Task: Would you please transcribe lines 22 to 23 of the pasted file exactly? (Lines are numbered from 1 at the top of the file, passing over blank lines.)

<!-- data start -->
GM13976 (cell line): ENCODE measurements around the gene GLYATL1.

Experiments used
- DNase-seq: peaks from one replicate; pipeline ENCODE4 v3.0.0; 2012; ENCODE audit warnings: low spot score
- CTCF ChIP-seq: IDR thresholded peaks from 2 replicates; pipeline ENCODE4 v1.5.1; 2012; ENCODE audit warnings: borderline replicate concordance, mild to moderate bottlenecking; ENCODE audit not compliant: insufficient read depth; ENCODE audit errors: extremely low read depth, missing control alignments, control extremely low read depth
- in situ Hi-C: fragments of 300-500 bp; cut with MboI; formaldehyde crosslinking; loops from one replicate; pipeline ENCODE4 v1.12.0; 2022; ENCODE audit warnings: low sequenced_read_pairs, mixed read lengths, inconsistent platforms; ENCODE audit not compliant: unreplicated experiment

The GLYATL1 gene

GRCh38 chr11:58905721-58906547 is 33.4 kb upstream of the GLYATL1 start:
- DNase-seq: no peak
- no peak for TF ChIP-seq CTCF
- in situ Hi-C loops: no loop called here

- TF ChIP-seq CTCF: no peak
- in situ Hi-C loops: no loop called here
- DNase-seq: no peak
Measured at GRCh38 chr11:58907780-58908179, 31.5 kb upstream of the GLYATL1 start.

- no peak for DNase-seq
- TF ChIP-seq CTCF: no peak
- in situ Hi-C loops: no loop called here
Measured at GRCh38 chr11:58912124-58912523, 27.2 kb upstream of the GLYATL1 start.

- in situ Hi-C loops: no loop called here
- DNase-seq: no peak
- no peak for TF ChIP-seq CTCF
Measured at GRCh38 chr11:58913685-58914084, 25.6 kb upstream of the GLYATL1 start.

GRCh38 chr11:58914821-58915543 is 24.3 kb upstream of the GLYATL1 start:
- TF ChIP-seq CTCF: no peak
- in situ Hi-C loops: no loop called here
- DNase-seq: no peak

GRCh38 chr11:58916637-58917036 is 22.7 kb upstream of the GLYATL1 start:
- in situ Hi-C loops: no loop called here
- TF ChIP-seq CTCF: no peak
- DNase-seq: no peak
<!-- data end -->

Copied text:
Measured at GRCh38 chr11:58913685-58914084, 25.6 kb upstream of the GLYATL1 start.

GRCh38 chr11:58914821-58915543 is 24.3 kb upstream of the GLYATL1 start: